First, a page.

Missing the Point

Or maybe not.  Colm Toibin:

From an early age, I have missed the point of things. I noticed this first when the entire class at school seemed to understand that Animal Farm was about something other than animals. I alone sat there believing otherwise. I simply couldn’t see who or what the book was about if not about farm animals. I had enjoyed it for that. Now, the teacher and every other boy seemed to think it was really about Stalin or Communism or something. I looked at it again, but I still couldn’t quite work it out.

So, too, with a lot of poetry. I couldn’t see that things were like other things when they were not like them. Maybe they were slightly like them, or somewhat like them, but usually they were not like them at all.

And allegory. I never got the point of allegory. If it was a choice between algebra and allegory, I knew whose side I was on. When I picked up Moby-Dick, I liked it because it was about hunting whales. And oh dear I just couldn’t concentrate when everyone began to explain, all at the one time, that the whale was a symbol or something, that it stood for… I cannot remember what.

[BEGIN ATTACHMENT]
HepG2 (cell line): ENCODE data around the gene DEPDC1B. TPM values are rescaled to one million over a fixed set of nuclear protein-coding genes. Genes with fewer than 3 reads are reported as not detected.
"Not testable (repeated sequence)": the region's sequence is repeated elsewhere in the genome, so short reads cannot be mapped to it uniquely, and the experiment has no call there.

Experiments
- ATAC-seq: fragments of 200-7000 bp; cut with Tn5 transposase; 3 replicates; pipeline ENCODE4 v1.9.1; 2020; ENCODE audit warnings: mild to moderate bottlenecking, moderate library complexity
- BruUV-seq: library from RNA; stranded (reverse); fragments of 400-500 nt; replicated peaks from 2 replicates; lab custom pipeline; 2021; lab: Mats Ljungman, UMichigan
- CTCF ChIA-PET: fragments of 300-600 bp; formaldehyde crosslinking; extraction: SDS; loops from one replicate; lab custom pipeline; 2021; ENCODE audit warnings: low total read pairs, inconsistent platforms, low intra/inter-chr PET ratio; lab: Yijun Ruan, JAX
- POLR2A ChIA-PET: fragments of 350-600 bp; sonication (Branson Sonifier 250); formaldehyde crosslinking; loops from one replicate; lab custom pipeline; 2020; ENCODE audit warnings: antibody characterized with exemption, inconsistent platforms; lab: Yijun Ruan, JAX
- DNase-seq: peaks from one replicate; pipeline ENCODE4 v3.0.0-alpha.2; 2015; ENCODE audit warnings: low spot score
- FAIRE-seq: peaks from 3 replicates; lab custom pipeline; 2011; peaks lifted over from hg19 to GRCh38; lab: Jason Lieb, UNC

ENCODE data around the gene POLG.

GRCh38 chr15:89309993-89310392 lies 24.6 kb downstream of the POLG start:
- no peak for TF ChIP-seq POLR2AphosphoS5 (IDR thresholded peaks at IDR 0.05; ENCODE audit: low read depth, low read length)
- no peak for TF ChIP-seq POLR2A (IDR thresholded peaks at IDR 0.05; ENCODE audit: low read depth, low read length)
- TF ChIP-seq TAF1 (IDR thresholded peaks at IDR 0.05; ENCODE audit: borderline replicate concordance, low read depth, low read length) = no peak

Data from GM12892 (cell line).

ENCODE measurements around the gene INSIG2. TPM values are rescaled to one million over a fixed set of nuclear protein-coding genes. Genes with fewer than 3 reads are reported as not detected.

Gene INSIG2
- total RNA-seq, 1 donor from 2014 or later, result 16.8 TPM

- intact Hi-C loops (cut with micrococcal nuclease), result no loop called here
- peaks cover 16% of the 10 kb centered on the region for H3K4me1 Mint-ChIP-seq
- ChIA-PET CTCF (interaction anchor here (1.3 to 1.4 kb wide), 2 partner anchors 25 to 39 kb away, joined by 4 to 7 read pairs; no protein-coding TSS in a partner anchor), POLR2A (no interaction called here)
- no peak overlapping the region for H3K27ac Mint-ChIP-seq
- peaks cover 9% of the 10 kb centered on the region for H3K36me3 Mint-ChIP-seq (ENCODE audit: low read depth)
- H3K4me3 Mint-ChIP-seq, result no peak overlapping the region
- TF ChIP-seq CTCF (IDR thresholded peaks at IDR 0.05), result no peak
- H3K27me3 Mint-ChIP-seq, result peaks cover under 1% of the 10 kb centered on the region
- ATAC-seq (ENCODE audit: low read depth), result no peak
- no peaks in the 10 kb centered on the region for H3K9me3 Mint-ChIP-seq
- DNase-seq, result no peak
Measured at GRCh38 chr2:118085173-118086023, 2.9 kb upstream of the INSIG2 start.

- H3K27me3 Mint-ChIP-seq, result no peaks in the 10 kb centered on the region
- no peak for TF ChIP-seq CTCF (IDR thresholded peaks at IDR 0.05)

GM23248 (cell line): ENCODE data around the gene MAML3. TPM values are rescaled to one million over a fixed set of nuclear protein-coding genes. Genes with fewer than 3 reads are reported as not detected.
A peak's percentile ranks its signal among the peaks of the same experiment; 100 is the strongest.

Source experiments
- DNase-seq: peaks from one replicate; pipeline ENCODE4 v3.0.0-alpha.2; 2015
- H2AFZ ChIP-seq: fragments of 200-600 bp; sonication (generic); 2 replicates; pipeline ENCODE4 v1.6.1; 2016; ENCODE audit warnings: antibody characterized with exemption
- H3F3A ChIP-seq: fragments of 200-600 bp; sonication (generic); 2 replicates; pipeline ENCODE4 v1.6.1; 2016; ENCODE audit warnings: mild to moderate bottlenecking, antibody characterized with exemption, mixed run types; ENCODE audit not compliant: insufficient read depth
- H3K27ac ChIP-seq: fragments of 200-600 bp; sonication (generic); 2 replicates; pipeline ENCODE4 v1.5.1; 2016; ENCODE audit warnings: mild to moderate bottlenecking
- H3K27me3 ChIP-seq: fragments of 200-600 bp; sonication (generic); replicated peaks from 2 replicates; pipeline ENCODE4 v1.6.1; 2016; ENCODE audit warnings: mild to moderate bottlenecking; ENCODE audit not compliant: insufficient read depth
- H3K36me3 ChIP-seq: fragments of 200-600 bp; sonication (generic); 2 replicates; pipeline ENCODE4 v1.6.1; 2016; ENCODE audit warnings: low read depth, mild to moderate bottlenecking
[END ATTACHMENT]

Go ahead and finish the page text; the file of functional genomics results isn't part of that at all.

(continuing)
[more] via Missing the Point « London Review Blog.

1 comment on this post.
  1. Heidi Fogle:

    Sounds familiar. I’m thinking you and my son are on the same page. He came home one day from English class and said, “Mom. A frog is a frog. The teacher wants us to pretend it’s something else in this story but it’s just a frog, right?”

    Being an English major and a fan of poetry, I just smiled. “It’s whatever you want it to be.” I replied.

    “Good. I knew it was just a frog. I hate English class.”

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